Tony pressed two fingers over Steve’s lips to quiet him. “Very flattering, but I have to say it’s hard to believe you thought you were immortal, but you never considered Thor?”

Of all the things Tony could ask in the middle of a confession of his feelings (that Steve refused to call love yet), that wasn’t close to what Steve expected. His cheeks and the back of his neck warmed so quickly he knew he was blushing, and he couldn’t help but laugh and roll his eyes at himself.

When he shook his head no, Tony removed his fingers to let him explain.

“The guy may be a god, Tony, but he also looks a lot like George W. Bush,” Steve said with a helpless shrug. “That’s not really flattering unless you can make a career out of it.”

Tony’s playful expression fell into awkward disgust. It wasn’t every day Tony Stark looked stumped, and Steve inwardly preened from his front row seats to Tony processing Steve’s comparison, and the realization that inevitably dawned on his face.

“You,” Tony whispered in a tight voice, his body already vibrating with disbelieving laughter, “ruined Thor, you’re such an asshole.”

“Me? What did I do, it’s his face!”

Tony face-planted into Steve’s pecs, hiding from the world and failing to muffle peals of laughter. His infectious laughter delighted Steve to a point of shameless snickering and laughter. Unable to resist, Steve wrapped his arms around him to close the minimal space between them, holding him close as they swayed and laughter until Tony melted against him. They had hugged before—relieved or celebratory hugs; quick, manly, platonic hugs—but Steve had never dared he’d have a chance to hold Tony this close or for this long, or to see Tony so unguarded.

The next thing he knew, Steve felt the edge of Bucky’s bed bump against the back of his thighs. He controlled the fall by sitting with Tony in his arms, but while Steve was careful of where he placed his hands, Tony wasn’t. He pushed forward before Steve settled, pushing him off balance and rolling them into bed with Steve’s body draped over Tony’s and their lips were inches apart.

After a moment’s hesitation, Steve dared to nose at Tony’s soft hair and breathe him in. He savored the spicy, clean smell of him, nearly losing himself to his overwhelmed senses. But this wasn’t just some physical spell, so Steve pulled back before his eager hands and pounding heart got the better of him.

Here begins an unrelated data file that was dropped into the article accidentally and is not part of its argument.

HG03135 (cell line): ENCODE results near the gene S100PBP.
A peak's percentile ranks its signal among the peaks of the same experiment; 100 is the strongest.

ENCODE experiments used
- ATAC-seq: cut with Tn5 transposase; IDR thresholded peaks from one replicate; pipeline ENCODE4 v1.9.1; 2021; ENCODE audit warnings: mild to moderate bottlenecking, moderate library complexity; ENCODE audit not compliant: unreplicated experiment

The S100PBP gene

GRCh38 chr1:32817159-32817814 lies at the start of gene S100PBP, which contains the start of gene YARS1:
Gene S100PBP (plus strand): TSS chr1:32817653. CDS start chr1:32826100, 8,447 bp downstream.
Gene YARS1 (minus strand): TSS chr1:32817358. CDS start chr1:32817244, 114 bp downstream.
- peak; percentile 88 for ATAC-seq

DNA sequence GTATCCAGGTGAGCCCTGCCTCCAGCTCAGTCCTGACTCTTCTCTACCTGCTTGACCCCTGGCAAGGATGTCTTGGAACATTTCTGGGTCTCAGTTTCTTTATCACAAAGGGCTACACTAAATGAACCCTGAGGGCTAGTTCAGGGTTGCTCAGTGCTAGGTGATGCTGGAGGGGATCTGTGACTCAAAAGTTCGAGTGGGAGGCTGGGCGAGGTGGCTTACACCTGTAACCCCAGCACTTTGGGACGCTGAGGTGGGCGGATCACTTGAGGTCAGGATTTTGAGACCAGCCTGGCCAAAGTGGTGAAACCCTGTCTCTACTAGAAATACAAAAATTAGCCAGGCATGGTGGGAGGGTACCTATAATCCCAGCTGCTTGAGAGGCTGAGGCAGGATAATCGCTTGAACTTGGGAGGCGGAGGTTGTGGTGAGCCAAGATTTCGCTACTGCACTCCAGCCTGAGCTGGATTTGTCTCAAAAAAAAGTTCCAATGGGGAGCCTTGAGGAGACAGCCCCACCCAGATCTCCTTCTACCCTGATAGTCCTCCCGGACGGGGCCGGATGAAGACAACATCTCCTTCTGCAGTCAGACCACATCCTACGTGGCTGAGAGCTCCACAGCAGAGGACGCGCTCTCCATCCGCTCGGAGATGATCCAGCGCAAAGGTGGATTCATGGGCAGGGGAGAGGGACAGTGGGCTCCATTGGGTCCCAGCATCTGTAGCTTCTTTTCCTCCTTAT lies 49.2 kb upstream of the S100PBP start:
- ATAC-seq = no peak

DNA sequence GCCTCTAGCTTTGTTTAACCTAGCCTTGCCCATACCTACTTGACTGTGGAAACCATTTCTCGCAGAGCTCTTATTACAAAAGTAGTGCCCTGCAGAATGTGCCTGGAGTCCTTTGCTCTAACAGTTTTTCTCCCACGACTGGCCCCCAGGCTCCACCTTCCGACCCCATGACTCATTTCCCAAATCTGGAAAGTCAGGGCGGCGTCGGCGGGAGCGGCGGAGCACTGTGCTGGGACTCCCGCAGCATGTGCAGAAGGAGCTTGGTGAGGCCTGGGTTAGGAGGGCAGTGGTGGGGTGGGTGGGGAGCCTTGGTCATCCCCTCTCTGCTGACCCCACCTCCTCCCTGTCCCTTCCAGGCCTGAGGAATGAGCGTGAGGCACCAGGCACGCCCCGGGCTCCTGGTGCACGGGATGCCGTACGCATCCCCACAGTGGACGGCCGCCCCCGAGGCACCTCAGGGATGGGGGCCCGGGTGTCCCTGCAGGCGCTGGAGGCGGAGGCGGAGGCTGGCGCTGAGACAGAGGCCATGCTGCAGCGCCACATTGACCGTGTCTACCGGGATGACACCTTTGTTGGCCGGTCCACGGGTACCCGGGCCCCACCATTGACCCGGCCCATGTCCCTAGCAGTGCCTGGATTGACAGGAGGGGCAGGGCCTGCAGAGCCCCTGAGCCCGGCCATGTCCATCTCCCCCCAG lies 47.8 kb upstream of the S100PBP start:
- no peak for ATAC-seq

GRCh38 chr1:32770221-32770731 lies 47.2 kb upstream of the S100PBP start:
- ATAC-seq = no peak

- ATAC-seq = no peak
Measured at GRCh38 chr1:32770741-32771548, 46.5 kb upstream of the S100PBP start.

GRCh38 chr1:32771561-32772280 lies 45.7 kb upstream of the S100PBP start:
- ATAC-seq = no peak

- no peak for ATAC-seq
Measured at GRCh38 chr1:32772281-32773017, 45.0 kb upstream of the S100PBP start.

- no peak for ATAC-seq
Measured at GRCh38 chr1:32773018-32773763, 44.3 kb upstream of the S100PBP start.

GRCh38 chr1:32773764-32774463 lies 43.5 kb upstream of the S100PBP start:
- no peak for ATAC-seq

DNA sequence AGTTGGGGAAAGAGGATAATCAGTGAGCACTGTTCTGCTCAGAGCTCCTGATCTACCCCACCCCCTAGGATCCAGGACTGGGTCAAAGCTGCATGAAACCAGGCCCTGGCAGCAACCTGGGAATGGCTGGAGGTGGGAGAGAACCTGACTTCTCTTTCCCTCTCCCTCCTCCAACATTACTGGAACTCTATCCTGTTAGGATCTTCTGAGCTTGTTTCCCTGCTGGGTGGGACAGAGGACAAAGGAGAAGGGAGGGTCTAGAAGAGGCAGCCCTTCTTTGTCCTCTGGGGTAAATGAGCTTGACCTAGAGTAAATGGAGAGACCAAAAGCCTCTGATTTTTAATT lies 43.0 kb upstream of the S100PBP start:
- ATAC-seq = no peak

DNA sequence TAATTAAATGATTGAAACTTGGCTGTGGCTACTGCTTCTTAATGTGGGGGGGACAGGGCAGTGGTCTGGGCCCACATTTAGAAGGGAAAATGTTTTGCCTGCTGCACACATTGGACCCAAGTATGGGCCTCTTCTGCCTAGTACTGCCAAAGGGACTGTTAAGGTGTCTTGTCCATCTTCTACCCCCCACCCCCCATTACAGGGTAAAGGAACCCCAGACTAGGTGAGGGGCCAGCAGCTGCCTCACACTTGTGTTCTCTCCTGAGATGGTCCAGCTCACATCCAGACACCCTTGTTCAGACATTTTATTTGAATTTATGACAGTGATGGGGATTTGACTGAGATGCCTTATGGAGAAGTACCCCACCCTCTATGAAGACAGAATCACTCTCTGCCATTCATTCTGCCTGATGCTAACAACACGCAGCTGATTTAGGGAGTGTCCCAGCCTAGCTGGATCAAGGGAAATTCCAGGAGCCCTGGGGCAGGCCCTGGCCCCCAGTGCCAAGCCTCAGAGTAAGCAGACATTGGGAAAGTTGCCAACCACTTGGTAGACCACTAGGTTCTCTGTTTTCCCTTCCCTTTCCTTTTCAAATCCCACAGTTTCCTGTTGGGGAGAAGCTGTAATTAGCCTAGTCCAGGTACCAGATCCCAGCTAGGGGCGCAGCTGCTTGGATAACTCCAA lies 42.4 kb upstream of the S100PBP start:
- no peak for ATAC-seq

“For the record,” Steve murmured softly, sarcastic at first but soon gentling his voice. “Even if I was into that, you’re the one I can’t stop thinking about, Tony. Not Thor, or anyone else.”

Tony’s lips curled in a wry smile and he opened his mouth to say something, but Steve got a hand up to gently keep his lips closed to quiet whatever self-deprecating or sarcastic comment he wanted to make. “Yes, you, Tony. Your brilliance, your kind heart. So, if you’re interested and free sometime, I would really like to take you on a date and get to know you better—a real date, without the team,” Steve amended before Tony inevitably teased him, then took the risk of removing his hand. “Just you and me.”

“Oh, Steve,” Tony sighed in disbelief. “Are you really asking me out in an IKEA bed?”

Steve needed a second—and a quick glance at the headboard—to remember where they were. “Appears so,” he grinned, far too delighted. “I helped put it together, too. Are you impressed?”

Tony eyed him dubiously, struggling to make up his mind. “...alright, you never heard this from me,” he finally conceded, “but maybe I am, a little.”

Laughing, Steve nuzzled into Tony’s smooth cheek down to his meticulous beard, but he pulled back before giving in to those soft, tempting lips. “Impressed enough to say yes?”

“On one condition,” Tony murmured under his breath, threading his fingers through Steve’s thick, blond hair and giving it a firm tug that Steve hadn’t seen coming. After all these years - centuries - it was enough to leave Steve panting softly for breath and staring at Tony’s lips like a depraved man eager for a long, deep drink.

“Show me what you’re willing to do with me in this bed first, then we date,” he whispered in a low, indecent moan, wetting his bottom lip with a slow, sensual sweep of his tongue.

Tony knew exactly what he was doing, and Steve had no reason to resist. An eager, covetous growl rose from somewhere deep in his chest, but when he pressed his long, firm body down to pin Tony under him, he didn’t ravage those tempting, parted lips beckoning him to do anything he pleased. The first touch of their lips was gentle and reverent, a man worshiping at the altar and savoring a gift so divine. They rolled together, slowly and eagerly, and as Tony’s thighs closed around Steve’s body for better leverage, Steve forgot all time and space and lived only to exist in Tony’s love.